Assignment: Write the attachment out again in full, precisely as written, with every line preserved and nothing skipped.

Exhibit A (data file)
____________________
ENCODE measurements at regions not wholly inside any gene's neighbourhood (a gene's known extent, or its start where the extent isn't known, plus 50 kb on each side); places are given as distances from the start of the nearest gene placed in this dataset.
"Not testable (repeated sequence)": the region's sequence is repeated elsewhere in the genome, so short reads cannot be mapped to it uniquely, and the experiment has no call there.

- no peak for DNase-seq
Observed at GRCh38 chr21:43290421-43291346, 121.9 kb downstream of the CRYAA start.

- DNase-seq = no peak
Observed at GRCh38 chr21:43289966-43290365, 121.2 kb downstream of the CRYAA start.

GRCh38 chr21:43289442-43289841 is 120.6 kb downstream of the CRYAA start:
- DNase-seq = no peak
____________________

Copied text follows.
ENCODE measurements at regions not wholly inside any gene's neighbourhood (a gene's known extent, or its start where the extent isn't known, plus 50 kb on each side); places are given as distances from the start of the nearest gene placed in this dataset.
"Not testable (repeated sequence)": the region's sequence is repeated elsewhere in the genome, so short reads cannot be mapped to it uniquely, and the experiment has no call there.

- no peak for DNase-seq
Observed at GRCh38 chr21:43290421-43291346, 121.9 kb downstream of the CRYAA start.

- DNase-seq = no peak
Observed at GRCh38 chr21:43289966-43290365, 121.2 kb downstream of the CRYAA start.

GRCh38 chr21:43289442-43289841 is 120.6 kb downstream of the CRYAA start:
- DNase-seq = no peak